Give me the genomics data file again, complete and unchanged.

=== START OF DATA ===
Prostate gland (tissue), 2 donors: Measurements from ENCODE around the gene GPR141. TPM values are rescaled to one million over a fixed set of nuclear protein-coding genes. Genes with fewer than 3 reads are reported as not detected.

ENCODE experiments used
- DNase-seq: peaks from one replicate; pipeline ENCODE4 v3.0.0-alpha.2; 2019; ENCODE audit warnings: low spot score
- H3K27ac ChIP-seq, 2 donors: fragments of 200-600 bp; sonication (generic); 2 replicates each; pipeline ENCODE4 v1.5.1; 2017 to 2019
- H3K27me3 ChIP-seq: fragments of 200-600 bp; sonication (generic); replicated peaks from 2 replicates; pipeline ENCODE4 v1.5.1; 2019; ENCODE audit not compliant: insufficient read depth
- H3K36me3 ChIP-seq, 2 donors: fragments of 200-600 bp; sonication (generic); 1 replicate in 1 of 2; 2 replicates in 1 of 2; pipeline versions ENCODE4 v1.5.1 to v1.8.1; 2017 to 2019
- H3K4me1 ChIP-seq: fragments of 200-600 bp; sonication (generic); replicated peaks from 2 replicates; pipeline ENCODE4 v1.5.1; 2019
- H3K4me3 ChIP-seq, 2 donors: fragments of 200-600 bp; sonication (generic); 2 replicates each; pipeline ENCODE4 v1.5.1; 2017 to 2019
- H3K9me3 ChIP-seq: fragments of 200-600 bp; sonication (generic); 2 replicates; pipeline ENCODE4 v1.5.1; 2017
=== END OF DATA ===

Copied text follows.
Prostate gland (tissue), 2 donors: Measurements from ENCODE around the gene GPR141. TPM values are rescaled to one million over a fixed set of nuclear protein-coding genes. Genes with fewer than 3 reads are reported as not detected.

ENCODE experiments used
- DNase-seq: peaks from one replicate; pipeline ENCODE4 v3.0.0-alpha.2; 2019; ENCODE audit warnings: low spot score
- H3K27ac ChIP-seq, 2 donors: fragments of 200-600 bp; sonication (generic); 2 replicates each; pipeline ENCODE4 v1.5.1; 2017 to 2019
- H3K27me3 ChIP-seq: fragments of 200-600 bp; sonication (generic); replicated peaks from 2 replicates; pipeline ENCODE4 v1.5.1; 2019; ENCODE audit not compliant: insufficient read depth
- H3K36me3 ChIP-seq, 2 donors: fragments of 200-600 bp; sonication (generic); 1 replicate in 1 of 2; 2 replicates in 1 of 2; pipeline versions ENCODE4 v1.5.1 to v1.8.1; 2017 to 2019
- H3K4me1 ChIP-seq: fragments of 200-600 bp; sonication (generic); replicated peaks from 2 replicates; pipeline ENCODE4 v1.5.1; 2019
- H3K4me3 ChIP-seq, 2 donors: fragments of 200-600 bp; sonication (generic); 2 replicates each; pipeline ENCODE4 v1.5.1; 2017 to 2019
- H3K9me3 ChIP-seq: fragments of 200-600 bp; sonication (generic); 2 replicates; pipeline ENCODE4 v1.5.1; 2017